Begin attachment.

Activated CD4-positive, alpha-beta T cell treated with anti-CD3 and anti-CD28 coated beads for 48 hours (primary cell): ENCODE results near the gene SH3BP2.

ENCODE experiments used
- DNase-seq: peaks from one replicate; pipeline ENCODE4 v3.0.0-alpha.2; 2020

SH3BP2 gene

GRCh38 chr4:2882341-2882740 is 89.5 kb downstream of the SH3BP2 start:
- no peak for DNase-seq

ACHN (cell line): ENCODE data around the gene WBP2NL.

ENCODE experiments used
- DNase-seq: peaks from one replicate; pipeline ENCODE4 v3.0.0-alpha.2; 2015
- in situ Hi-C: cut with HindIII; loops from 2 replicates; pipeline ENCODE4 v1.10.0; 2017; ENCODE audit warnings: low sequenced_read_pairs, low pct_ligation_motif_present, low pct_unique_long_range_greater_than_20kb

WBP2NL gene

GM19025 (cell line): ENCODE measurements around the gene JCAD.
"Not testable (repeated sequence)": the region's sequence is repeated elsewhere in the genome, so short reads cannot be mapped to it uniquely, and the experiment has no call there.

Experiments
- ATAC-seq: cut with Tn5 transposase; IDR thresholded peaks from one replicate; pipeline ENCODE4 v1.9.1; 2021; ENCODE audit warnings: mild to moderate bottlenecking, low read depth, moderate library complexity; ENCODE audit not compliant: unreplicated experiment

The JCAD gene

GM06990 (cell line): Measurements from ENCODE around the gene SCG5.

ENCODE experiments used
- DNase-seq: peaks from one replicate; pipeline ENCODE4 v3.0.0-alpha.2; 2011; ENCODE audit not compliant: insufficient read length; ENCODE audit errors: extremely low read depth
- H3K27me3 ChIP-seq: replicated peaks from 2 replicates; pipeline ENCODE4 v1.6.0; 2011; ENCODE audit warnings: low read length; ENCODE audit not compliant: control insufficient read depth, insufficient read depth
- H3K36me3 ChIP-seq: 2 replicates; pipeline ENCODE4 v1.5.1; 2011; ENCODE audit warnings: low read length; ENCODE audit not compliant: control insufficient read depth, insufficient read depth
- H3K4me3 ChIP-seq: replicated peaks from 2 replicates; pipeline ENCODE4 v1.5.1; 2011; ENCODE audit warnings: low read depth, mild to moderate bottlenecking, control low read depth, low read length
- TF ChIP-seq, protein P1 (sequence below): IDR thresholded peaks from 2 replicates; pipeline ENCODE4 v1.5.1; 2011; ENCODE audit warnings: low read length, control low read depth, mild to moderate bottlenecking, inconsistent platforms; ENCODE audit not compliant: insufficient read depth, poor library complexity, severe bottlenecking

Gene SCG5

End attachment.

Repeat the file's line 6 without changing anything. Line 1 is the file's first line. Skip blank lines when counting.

- no peak for DNase-seq